The Dream Café

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TWoN Chapter 6


Here Smith is analyzing the parts of a commodity.  He begins with “that early and rude state of society” where labor was the only part of a commodity.  Page 67: “It is natural that what is usually the produce of two days or two hours labor should be worth double of what is usually the produce of one day’s or one hour’s labor.”  It is worth remembering that in those days what we call a “commodity” did not exist; but I’m not sure if that indicates a fundamental flaw in his reasoning, or merely a change in definitions.  I suspect the latter.

He then goes on to observe that an hour of difficult labor may exchange for two hours of easy labor, or, again, if one form of labor requires “an uncommon degree of dexterity and ingenuity.”  On page 67-68 he says that such allowances are “commonly made in the wages of labor, and something of the same kind must probably have taken place in its earliest and rudest period.”  In fact, my anthropological readings over the last two years do not bear this out.

Further down the page he, for the first time, addresses profit.  After observing that it is natural that those who accumulate stock will use this stock to set others to work, supplying them with “materials and subsistence in order to make a profit by the sale of their work, or by what their labor adds to the value of the materials.  In exchanging the complete manufacture either for money, for labor, or for other goods, over and above what may be sufficient to pay the price of the materials, and the wages of the workmen, something must be given for the profits of the undertaker of the work who hazards his stock in this adeventure.”

I waited, during the rest of the chapter, for him to explain where this profit comes from, and, at least so far, he does not.  It is, indeed, true that in a market economy, without profit no one would invest stock for manufacture, there is a sharp contrast between the precision of his earlier explanations about how labor creates value, and his cavalier dismissel of profit as something that “must be given.”  It is true that it must be given, but this does not say where it comes from.

Immediately following: “The value which the workmen add to the materials, therefore, resolves itself in this case into two parts,  of which the one pays their wages, the other the profits of their employer upon the whole stock of materials and wages which he advanced.”  So we have, in this case, two parts to the value of a commodity: one being the labor and material, the other the profit.  He is very clear about where the former comes from, but says nothing whatever about the latter except that it must be there.  This is like saying that if you throw a rock into a pool the water must splash because you’ve thrown a rock into it; it is true, but doesn’t tell us anything.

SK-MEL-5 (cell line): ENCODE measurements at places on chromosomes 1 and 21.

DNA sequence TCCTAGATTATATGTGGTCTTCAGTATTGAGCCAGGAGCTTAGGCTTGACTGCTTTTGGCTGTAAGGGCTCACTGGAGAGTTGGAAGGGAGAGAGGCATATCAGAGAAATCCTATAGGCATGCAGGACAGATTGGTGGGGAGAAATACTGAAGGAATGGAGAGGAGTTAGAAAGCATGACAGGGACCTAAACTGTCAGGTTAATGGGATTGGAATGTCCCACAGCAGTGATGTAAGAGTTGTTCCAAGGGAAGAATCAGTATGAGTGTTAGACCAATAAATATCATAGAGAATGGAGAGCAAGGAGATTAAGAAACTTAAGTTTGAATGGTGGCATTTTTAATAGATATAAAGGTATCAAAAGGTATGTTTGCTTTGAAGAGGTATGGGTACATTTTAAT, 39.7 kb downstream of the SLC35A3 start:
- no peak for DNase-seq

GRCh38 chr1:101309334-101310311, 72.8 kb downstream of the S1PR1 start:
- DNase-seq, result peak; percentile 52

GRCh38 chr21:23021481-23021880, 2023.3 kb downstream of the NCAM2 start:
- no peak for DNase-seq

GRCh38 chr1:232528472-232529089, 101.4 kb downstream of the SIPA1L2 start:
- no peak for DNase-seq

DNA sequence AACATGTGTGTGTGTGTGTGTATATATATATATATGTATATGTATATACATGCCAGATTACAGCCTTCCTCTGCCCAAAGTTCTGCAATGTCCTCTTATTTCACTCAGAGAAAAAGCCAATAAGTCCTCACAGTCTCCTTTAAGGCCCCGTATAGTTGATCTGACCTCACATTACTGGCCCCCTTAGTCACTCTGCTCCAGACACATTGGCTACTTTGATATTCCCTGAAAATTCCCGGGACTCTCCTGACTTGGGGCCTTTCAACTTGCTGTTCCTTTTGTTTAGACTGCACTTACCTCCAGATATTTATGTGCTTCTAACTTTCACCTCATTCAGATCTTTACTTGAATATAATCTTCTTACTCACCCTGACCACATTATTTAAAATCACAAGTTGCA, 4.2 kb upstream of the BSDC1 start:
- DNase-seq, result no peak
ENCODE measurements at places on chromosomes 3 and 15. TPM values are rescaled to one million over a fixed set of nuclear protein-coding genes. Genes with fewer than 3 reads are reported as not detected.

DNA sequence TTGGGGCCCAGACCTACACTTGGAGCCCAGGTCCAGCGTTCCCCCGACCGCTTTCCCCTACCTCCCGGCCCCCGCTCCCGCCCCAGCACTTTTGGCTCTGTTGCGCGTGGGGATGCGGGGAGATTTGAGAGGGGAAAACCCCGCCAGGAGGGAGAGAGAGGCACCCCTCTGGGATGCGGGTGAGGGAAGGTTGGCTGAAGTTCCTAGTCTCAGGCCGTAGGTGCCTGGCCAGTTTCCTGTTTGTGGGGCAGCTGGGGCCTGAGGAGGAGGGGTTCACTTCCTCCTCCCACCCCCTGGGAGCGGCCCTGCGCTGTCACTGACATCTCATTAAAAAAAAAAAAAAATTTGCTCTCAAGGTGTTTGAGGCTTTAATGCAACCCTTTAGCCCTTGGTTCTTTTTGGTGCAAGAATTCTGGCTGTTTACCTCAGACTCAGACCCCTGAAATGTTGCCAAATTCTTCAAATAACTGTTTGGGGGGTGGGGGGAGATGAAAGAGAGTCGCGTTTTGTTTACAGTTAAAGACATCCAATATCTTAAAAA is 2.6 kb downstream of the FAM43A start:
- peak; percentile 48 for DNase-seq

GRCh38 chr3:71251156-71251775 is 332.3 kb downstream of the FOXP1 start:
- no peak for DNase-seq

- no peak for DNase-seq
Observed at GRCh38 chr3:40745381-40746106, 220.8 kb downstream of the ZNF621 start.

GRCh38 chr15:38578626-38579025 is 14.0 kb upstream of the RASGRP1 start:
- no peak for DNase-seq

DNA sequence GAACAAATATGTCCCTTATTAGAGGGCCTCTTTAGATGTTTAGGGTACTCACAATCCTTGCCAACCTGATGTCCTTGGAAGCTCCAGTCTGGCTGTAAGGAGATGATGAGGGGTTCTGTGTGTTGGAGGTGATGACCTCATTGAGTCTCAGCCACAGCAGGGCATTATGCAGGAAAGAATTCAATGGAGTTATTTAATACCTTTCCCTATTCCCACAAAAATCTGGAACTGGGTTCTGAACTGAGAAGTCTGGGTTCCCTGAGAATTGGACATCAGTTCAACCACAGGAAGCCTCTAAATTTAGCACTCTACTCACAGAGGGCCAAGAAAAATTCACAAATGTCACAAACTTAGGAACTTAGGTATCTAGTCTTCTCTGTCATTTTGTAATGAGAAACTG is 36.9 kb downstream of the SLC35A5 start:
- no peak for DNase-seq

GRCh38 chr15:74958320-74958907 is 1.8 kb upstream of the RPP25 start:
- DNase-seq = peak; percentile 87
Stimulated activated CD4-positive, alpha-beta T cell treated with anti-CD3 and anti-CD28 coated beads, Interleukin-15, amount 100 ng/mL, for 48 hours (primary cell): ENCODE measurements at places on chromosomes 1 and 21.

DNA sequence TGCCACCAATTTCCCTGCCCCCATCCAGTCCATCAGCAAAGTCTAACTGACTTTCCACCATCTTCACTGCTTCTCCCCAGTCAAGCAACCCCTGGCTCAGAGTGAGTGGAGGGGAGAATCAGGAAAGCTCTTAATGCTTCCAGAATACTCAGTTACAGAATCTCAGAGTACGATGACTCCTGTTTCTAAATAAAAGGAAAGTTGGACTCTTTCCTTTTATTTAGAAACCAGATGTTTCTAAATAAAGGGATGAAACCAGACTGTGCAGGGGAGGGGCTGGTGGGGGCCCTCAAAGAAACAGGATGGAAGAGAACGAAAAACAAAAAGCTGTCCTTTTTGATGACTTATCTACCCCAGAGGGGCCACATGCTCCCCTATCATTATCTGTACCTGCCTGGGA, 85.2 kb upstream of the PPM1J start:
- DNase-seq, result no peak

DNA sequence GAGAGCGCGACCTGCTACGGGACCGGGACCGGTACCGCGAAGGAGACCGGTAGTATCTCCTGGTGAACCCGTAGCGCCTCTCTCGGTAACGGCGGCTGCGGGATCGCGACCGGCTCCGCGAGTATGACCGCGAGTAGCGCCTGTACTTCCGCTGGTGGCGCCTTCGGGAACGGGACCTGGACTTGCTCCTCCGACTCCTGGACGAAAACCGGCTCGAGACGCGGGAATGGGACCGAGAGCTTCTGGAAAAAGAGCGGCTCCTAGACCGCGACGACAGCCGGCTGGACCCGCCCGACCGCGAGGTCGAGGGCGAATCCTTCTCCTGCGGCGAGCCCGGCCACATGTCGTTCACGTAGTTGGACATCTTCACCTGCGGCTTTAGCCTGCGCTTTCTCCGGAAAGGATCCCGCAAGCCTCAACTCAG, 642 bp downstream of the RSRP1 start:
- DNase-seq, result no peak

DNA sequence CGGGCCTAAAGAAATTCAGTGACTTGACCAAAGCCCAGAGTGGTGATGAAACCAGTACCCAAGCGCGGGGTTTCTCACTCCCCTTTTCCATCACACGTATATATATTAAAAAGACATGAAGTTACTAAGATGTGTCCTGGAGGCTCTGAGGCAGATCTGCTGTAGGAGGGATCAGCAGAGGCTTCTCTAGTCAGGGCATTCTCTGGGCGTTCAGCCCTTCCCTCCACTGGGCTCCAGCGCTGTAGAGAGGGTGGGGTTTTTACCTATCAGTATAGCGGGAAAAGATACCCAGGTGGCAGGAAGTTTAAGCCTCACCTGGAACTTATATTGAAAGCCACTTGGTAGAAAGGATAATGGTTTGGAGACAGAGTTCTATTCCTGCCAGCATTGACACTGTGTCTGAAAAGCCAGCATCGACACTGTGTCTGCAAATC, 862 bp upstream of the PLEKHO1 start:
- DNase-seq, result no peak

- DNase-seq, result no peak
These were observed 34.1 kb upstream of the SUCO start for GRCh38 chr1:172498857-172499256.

At the bottom of the page, he is very clear that profit is not the same as the wages of inspection and direction, pointing out (quite correctly) that these functions need not be carried out by the person investing the stock.  Again, we know where profit does NOT come from, but not where it does.

On page 69 he creates an example that leaves me puzzled.  It begins, “Let us suppose, for example, that in some particular place, where the common annual profits of manufacturing stock are ten percent….” and goes on and leaves me in the dust.  I’ve read that passage several times, and maybe I’m just being stupid, but I’m having trouble with the concept of percentage of profit (here he means return on investment, I think) can reasonably considered fixed within a geographic region.  On the other hand, the point of this example is to add weight to his argument that profit is not the wages of management, and he already convinced me of that, so I guess I can go on without understanding that piece.  I hope.

On page 70 he says, “In this state of things, the whole produce of labor does not always belong to the laboror.  He must in most cases share it with the owner of the stock which employs him.”  Now we begin to get a hint of his confusion.  Yes, it is certainly the case that the produce of labor in a manufacture is shared between the laborer and the investor; but if labor is the source of this value, and if the labor is a commodity sold at its value so that $50 worth of labor creates $50 worth of value, then profit comes from–nowhere!  Clearly, it must be the case that either labor is not a commodity, or value can come from somewhere other than labor.  (In fact, it was this connundrum that Marx would solve three-quarters of a century later, but let’s not get ahead of ourselves.)

Later he says, “An additional quantity, it is evident, must be due for the profits of the stock which advances the wages and furnished the materials of that labor.”  Again, to say it “must be due” is correct, but does not answer the question, “where does it come from?”  This is important precisely because, earlier, Smith was so adament on answering that very question regarding (what he now calls) the labor portion of the value of the commodity.